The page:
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notlimah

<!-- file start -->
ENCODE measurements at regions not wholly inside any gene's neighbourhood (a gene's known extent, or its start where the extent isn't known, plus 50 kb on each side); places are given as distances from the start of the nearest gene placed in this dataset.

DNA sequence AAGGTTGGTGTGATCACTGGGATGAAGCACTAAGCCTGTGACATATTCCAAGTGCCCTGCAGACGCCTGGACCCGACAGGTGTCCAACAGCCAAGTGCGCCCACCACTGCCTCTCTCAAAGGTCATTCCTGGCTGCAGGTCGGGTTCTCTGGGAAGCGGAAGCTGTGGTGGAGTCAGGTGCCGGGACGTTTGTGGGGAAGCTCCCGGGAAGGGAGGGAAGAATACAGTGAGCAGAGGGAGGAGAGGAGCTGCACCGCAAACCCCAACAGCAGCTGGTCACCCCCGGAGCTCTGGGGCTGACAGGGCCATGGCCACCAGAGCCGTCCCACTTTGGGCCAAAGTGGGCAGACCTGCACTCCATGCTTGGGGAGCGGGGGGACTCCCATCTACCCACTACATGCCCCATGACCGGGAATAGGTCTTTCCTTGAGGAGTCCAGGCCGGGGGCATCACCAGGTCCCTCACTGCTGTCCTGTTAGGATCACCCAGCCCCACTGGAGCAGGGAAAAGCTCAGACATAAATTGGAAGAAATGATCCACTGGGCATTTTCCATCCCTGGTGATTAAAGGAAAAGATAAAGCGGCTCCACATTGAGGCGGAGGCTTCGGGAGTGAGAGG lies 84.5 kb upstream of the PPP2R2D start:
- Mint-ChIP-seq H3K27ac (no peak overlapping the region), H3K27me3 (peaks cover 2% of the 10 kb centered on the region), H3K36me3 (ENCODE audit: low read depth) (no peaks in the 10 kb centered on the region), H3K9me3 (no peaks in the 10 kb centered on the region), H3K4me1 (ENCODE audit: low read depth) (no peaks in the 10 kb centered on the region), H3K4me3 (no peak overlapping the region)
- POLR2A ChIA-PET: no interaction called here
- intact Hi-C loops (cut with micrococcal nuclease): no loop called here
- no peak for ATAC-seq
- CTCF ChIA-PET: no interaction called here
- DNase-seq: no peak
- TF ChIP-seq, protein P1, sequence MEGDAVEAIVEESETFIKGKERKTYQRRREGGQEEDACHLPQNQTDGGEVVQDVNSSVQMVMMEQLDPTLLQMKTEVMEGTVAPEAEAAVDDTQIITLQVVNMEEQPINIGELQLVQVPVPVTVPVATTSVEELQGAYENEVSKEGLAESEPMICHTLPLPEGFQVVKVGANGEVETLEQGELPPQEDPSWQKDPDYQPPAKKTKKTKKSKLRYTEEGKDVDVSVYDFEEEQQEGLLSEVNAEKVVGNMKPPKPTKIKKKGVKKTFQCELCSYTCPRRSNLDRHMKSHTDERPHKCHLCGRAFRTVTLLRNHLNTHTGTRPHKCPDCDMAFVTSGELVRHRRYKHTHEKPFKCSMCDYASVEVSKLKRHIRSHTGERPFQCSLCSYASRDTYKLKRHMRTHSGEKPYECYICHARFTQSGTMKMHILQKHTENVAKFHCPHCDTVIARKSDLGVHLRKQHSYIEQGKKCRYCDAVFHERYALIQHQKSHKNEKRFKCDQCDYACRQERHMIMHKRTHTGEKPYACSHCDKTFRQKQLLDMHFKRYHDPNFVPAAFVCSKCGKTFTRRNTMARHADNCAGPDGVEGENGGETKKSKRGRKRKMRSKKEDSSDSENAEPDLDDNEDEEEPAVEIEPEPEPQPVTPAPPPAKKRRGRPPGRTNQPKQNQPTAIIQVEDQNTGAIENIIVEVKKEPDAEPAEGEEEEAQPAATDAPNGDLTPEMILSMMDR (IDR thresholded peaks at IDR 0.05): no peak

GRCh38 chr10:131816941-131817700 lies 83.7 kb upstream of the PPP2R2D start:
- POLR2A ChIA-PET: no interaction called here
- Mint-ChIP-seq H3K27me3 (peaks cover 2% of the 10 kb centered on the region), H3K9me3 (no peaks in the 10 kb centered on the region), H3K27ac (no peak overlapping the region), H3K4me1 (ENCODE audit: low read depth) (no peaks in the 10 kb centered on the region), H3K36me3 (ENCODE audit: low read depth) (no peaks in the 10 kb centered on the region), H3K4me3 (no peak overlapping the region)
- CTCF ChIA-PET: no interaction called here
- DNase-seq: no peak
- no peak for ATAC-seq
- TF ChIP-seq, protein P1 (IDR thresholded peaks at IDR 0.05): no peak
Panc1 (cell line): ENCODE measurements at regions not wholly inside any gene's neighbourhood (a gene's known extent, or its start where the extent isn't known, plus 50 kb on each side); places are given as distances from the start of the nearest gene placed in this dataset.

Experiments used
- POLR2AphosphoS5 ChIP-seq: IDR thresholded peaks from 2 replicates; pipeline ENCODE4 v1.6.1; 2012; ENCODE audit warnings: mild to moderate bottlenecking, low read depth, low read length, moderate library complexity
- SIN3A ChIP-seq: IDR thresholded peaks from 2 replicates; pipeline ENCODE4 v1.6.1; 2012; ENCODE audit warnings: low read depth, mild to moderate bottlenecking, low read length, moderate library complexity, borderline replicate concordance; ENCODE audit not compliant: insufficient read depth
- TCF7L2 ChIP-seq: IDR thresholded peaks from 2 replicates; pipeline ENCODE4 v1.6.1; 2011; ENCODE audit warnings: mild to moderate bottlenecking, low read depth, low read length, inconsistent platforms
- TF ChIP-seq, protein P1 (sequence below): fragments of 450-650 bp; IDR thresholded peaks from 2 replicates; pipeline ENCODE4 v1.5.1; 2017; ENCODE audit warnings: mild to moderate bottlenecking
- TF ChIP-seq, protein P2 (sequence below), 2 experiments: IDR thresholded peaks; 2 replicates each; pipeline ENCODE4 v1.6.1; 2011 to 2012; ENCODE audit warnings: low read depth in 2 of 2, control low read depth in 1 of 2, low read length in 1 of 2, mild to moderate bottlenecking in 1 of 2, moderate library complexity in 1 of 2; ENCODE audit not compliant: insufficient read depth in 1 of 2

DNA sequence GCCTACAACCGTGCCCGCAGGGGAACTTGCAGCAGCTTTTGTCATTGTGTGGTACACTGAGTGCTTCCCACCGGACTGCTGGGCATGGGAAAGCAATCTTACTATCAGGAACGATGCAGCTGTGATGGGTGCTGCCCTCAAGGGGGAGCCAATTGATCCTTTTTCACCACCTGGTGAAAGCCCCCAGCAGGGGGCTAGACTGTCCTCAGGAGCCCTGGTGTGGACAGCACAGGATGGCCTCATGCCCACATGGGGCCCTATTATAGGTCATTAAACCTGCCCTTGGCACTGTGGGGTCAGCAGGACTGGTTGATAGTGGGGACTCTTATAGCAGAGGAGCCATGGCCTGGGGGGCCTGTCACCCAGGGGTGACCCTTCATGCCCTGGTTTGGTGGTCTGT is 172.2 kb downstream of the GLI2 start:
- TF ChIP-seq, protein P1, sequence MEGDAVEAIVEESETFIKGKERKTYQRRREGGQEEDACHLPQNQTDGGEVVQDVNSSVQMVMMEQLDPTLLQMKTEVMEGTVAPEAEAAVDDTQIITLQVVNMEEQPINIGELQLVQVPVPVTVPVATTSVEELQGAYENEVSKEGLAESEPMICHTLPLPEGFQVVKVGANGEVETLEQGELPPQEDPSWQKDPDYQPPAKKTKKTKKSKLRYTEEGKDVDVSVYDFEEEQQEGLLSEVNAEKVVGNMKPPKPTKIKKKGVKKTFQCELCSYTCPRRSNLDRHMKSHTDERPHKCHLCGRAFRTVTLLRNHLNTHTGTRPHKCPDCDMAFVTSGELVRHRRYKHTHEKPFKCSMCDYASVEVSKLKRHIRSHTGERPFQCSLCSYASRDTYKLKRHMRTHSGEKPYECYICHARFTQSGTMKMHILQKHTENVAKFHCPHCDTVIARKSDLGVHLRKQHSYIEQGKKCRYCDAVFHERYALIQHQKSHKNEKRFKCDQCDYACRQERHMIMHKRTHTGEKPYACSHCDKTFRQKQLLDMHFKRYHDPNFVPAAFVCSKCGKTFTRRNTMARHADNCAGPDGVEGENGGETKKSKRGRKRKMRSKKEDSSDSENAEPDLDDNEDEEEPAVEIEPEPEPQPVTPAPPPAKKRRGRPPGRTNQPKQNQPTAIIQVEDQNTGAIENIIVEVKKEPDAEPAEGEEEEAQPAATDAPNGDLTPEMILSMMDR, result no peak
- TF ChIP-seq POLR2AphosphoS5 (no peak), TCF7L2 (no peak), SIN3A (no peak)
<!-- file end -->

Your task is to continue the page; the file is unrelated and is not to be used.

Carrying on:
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  1. This article is being put together to help walk you through the fairly simple steps of replacing the grommets at the fuel return t and the washers on the banjo bolt at the back of the head. Symptoms that lead me to start changing these parts were... -Hard starts with the nose of the truck pointed up hill after 4+ hours -Loss of prime -Longer cranking of the engine -Point nose down hill the truck would fire up no problems. Starting with the T on the fuel return lines. The easiest way to locate this T is to find your return banjo on the VP44 (looking down at it, it's the one of the left) and follow that hard line towards the back of the engine. Eventually you will find a brass T with one line coming down from the back of the head (we'll cover that later) and another line going down towards to the fuel tank. You can use the Part number lookup tool to find the Part Numbers The following diagrams might help as well. Part #3 in this diagram Part #29 from this diagram. You'll be replacing the grommets that are #32 in this diagram. It'll look like this You'll need a 16mm wrench to get the caps off. It's easiest to get all 3 loose to the point where you can unscrew them by hand, that way you avoid the T from spinning. Once off, you can twist the T to let the fuel lines slide out. The end of the fuel lines will have a belled or flared end, like a trumpet or other brass instrument. It will look like this once out. Old grommets on top, new on bottoms. One thing of note here, the old grommets didn't look that bad. If I wasn't having fuel issues I don't think I would've changed them so keep that in mind. At the time of this article the cheapest I could find these grommets was from Geno's located HERE part #3905351 From here it'd be a good idea to clean things up a bit with a scotch bright pad or something similar. I cleaned the fuel T and the fuel lines. I sprayed the fuel T with brake cleaner and then dried it off with compressed air. Re-assembly is the same as taking it apart. Just get the nuts on there loosely at first until all 3 nuts are on the fuel T and then tighten them down equally as you'll see once things get tighter the fuel T will want to move. Tighten the nuts down so they are firmly snug, but not over tightened. Otherwise the nut will just keep compressing the grommet to the point it's ineffective. It helped me to disconnect the oil dipstick and other connectors that are in the area to free up room for wrench operation. **************************************************************************************** Next, the washers on the banjo bolt at the back of the head are also culprits which can cause hard starts and loss of prime and if you're experiencing the issues stated before, you might as well replace them. In this diagram the banjo you want it #2 and the washers you'll replace are #4 &#5 which are the same even though listed differently. **Obviously with a cold engine** The best way to tackle this job is to get some thick moving blankets and lay them on top of the engine bay and get ready to crawl! While laying on top of the engine, reach around the back of the engine on the left side. You'll be looking (read:feeling) for this. Using a 17mm wrench you can get the banjo off. Remember that righty tighty lefty loosey will be backwards in this instance! You don't want to snap off the banjo in the head!! Once out, clean up things to help with re-installation. Here is the banjo removed with old washers on the left and new on the right. I got the washers from my local dodge dealership part #05016555AB but you can also get them from Genos HERE Replacement is straight forward. Just make sure that you get banjo washers on both ends of the banjo. Like this With final installation make sure that you get the banjo bolt tight, but again DO NOT OVER TIGHTEN! The bolts are somewhat fragile and could/will snap off if tightened too much.
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